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In one of the first attempts to examine pharmaceutical pollution in rivers around the world, a new study found numerous medicines at potentially toxic levels in more than one-quarter of the waterways, indicating the contaminants pose a global threat to environmental and human health.

Moreover, the most contaminated sites were located in low-to-middle-income countries. In particular, the most troubling pollution was seen in areas with pharmaceutical manufacturing, poor wastewater, and inadequate infrastructure for waste management, according to the study published in the Proceedings of the National Academy of Science.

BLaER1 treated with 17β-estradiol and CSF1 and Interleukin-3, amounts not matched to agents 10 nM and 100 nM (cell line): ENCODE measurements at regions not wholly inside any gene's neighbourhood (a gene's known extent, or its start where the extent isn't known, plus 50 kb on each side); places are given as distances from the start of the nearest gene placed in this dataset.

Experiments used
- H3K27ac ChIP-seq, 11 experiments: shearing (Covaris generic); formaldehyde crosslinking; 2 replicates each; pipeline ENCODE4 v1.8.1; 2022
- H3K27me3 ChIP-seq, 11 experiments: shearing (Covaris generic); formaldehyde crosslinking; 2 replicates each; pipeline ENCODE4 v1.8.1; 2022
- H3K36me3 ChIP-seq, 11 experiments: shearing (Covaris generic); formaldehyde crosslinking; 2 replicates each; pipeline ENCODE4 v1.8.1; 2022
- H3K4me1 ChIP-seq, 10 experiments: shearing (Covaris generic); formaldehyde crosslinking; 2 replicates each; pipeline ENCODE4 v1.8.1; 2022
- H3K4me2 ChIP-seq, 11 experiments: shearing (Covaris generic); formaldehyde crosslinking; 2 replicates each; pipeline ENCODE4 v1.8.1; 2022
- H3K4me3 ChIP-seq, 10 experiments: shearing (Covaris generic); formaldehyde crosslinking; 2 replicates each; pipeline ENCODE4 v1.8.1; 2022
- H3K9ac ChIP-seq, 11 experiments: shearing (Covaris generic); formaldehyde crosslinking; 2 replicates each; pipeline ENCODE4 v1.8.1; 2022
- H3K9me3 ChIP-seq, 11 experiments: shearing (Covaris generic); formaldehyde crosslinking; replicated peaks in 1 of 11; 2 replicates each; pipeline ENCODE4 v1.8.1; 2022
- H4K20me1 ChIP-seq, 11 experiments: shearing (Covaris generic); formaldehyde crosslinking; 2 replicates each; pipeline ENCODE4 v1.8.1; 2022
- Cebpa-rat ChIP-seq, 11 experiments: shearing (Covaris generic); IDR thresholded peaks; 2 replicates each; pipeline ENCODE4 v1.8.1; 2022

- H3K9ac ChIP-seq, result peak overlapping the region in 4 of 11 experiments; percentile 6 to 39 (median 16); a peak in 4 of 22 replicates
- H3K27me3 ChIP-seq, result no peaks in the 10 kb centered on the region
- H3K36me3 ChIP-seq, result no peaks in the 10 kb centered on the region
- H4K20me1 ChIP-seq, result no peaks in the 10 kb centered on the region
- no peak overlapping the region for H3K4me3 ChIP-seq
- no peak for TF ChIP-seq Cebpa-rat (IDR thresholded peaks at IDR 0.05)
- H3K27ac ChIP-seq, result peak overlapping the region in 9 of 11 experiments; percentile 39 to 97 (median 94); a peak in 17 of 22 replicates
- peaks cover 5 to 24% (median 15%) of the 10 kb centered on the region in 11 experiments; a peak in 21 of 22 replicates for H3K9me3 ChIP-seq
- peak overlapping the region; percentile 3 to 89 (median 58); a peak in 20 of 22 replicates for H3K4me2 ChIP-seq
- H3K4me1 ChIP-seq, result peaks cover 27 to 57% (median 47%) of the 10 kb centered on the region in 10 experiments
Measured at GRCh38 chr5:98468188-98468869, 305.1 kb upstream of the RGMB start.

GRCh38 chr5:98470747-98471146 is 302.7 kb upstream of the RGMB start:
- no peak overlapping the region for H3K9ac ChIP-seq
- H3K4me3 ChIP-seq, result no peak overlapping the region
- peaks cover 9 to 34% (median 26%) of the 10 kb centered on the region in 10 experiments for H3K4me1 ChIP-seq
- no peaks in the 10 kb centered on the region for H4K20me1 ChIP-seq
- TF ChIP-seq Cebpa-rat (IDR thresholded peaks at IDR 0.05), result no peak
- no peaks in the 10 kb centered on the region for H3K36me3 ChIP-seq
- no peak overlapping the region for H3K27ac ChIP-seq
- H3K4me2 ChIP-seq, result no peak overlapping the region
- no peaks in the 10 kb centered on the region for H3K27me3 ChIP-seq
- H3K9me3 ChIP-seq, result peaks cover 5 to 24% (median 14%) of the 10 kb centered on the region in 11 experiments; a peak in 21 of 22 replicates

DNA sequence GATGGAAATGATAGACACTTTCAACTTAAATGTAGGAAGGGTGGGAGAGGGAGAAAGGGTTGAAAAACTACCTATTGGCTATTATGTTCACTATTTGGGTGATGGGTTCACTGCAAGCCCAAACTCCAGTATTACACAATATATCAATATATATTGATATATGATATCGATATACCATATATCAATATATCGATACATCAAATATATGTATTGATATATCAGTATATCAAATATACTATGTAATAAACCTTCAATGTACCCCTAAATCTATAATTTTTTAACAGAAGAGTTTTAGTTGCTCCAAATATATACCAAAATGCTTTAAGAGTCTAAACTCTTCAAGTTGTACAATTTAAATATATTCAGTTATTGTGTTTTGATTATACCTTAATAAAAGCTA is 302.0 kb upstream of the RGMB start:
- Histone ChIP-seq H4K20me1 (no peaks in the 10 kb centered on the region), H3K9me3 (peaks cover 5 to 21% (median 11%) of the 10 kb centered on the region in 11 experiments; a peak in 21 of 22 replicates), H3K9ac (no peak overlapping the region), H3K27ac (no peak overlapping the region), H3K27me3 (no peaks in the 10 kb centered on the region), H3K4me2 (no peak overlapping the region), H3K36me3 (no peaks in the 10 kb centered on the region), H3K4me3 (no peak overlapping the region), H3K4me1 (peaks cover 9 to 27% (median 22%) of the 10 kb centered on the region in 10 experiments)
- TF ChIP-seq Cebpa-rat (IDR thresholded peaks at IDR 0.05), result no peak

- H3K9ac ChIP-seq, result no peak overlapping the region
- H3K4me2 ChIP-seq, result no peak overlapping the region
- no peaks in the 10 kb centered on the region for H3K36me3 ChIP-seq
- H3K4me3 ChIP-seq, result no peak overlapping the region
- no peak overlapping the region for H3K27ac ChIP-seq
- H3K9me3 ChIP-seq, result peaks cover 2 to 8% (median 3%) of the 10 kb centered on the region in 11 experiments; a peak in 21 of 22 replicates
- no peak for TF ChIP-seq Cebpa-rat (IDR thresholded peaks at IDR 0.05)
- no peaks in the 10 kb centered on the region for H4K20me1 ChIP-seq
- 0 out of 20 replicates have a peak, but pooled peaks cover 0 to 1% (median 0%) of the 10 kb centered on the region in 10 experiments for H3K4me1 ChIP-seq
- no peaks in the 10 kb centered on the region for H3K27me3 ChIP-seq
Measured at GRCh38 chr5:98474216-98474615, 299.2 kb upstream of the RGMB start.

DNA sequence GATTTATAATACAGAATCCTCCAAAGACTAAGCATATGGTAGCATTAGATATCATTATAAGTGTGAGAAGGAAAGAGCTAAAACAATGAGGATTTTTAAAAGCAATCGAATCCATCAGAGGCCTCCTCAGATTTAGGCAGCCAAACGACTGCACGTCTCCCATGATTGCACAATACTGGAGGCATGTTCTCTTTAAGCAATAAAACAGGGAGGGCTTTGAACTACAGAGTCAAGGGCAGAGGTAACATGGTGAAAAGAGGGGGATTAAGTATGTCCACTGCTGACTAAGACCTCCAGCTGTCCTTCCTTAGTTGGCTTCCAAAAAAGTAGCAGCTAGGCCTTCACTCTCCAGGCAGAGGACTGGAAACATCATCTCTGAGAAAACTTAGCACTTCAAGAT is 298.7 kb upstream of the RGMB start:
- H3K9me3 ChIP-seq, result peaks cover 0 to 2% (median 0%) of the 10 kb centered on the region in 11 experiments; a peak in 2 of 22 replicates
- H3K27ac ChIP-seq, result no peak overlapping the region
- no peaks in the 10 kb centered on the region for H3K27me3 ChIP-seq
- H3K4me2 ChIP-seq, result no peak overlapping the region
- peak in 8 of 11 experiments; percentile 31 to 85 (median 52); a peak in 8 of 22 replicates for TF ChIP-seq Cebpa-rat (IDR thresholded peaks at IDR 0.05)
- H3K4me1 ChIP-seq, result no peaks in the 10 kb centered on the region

The findings, which examined the presence of dozens of active pharmaceutical ingredients in 258 rivers in 104 countries, suggest worsening pollution traced to the production of a wide array of medicines, some of which are sold over the counter, depending on the country. Overall, the researchers found the largest concentrations were for painkillers, antibiotics, and drugs used to treat convulsions.

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